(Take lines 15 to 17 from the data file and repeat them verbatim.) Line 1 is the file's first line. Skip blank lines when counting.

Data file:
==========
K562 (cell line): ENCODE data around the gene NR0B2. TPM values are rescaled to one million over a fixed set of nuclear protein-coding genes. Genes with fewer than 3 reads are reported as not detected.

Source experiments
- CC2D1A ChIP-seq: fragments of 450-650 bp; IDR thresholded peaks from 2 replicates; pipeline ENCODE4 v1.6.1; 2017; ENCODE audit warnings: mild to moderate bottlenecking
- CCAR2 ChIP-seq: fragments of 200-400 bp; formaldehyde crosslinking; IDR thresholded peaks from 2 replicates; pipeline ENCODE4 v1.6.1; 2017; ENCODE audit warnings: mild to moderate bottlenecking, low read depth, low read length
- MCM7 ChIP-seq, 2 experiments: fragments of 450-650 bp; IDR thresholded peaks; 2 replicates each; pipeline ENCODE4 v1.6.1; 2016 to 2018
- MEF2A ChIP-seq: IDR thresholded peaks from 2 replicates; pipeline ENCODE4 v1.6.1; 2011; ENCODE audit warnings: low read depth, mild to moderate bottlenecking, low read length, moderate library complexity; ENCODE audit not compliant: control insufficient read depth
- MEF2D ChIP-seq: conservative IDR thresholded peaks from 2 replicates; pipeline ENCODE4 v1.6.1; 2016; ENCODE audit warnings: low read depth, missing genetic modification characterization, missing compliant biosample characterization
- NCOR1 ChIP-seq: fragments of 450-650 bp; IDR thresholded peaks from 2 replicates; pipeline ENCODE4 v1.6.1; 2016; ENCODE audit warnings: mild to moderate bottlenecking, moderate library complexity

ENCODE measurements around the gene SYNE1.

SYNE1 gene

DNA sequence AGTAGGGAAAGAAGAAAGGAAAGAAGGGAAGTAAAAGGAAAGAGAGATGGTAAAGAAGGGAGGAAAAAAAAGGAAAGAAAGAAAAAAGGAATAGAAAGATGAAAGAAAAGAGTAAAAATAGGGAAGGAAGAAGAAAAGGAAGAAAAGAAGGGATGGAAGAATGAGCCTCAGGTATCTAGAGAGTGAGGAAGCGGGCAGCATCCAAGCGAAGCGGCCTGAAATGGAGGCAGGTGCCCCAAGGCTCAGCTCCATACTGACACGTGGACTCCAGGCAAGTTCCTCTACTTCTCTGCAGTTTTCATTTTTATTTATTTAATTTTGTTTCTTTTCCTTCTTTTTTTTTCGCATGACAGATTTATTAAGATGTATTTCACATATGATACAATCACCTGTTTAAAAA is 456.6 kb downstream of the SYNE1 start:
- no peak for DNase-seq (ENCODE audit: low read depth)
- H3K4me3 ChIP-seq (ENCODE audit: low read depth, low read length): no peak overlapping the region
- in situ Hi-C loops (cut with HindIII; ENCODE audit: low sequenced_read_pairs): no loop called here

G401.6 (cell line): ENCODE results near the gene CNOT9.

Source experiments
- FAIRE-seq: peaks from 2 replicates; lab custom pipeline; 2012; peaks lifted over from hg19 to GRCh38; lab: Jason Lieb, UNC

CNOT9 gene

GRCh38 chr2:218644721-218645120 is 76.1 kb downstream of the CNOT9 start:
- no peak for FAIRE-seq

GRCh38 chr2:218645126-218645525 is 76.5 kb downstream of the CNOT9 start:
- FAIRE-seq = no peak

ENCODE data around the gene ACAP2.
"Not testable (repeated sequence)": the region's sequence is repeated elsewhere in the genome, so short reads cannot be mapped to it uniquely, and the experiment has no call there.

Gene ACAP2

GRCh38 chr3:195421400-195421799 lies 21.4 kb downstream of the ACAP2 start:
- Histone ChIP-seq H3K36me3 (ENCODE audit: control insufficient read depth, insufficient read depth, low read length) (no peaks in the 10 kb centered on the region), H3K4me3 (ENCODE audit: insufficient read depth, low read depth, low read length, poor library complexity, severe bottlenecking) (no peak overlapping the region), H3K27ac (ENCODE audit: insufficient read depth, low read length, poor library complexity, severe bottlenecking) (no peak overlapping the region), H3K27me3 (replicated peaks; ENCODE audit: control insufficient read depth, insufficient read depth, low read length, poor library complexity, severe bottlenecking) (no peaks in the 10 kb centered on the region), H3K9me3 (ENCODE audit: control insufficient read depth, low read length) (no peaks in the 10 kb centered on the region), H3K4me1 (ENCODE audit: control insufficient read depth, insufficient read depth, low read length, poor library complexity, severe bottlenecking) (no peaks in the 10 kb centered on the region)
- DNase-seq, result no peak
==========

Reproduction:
G401.6 (cell line): ENCODE results near the gene CNOT9.

Source experiments
- FAIRE-seq: peaks from 2 replicates; lab custom pipeline; 2012; peaks lifted over from hg19 to GRCh38; lab: Jason Lieb, UNC